Department of Public Instruction chief Jill Underly predicted Wisconsin residents wouldn’t approve a Republican idea to change the state constitution and make the jobs of schools superintendent, secretary of state and state treasurer positions appointed by the governor, rather than chosen by voters.

“The department being independent has served Wisconsin well for nearly two centuries,” Underly said in an interview aired Sunday on “UpFront,” produced in partnership with

“It’s our job at DPI to administer public education in the state. That’s why we’re supposed to lead on issues around public education,” she said. “The department being independent has served Wisconsin well for nearly two centuries.”

Underly also had a message for local districts caught between parents pushing for masks and full Covid mitigation efforts and others demanding their children not wear masks at schools.

“My message to schools is hang in there. The issue itself has just become way too political. We need to remove politics from it. When we take politics out of it, we take the emotion out of it as well,” she said. “We have to take emotion out of some of these mitigation measures and follow the science and do what we need to do to protect kids and staff.”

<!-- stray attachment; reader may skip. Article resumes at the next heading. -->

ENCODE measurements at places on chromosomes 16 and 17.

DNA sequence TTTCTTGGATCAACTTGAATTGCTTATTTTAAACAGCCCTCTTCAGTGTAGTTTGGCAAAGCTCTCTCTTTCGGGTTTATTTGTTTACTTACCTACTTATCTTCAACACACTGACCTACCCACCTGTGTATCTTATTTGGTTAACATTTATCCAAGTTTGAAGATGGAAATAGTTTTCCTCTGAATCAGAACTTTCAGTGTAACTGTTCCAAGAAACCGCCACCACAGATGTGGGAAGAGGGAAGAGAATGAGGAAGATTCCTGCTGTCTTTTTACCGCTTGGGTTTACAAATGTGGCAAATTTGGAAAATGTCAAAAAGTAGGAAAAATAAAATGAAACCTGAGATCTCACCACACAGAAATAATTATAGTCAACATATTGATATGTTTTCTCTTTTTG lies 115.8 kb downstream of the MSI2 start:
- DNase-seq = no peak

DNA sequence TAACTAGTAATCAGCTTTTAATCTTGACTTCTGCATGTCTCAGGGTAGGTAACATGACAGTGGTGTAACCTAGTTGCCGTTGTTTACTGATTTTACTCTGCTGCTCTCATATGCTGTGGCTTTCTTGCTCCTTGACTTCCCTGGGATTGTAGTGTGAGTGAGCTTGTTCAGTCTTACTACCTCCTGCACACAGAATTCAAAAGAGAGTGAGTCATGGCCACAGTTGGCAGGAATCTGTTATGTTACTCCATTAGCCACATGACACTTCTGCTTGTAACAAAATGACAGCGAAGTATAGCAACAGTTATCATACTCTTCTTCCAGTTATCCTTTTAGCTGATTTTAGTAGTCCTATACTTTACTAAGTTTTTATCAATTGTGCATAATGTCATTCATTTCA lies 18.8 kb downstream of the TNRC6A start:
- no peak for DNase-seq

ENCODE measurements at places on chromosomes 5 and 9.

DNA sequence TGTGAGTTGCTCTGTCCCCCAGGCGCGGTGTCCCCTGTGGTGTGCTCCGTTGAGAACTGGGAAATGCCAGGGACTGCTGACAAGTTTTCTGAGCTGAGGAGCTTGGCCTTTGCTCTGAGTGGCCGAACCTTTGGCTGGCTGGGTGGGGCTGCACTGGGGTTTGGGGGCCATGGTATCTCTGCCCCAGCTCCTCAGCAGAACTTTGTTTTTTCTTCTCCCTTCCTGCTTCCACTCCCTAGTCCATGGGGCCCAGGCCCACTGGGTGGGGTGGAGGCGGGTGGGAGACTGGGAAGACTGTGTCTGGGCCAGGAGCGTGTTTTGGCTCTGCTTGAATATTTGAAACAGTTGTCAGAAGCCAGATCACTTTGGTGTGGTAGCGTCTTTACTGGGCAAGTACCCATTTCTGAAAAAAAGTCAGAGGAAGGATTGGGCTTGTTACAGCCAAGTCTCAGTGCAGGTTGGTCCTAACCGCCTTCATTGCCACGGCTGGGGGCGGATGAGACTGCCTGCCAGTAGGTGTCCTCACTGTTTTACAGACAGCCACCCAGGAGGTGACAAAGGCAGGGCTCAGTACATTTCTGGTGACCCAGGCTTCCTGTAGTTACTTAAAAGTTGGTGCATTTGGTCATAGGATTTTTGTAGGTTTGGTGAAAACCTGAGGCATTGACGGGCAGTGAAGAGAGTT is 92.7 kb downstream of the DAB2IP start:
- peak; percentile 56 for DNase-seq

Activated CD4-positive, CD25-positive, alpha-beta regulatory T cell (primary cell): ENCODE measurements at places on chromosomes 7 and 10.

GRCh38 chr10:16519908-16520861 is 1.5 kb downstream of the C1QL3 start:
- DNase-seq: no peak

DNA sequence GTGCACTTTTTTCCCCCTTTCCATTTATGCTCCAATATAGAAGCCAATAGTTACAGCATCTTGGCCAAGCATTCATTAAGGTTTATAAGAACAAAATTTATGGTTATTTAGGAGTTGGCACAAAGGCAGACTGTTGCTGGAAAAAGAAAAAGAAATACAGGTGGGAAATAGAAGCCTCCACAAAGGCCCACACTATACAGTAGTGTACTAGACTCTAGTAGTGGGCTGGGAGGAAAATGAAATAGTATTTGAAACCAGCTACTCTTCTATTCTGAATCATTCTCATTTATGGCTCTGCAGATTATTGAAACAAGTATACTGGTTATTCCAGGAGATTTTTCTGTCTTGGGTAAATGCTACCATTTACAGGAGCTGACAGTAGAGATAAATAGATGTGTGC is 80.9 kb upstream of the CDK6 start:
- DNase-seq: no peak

Also on the program, Franklin small businessman Jonathan Wichmann, a Republican candidate for governor, suggested he could beat better known and better-funded candidates by outworking them.

“I put in the work,” Wichmann said. “I’ve been campaigning for 15 months. I was out there leading when Wisconsin had no leadership, right? People were scared and afraid. I don’t believe elections are won simply by money.”

He said the problem in the state and the country is “we have so many career politicians who are really out of touch with the people. And so I am one of the people.”

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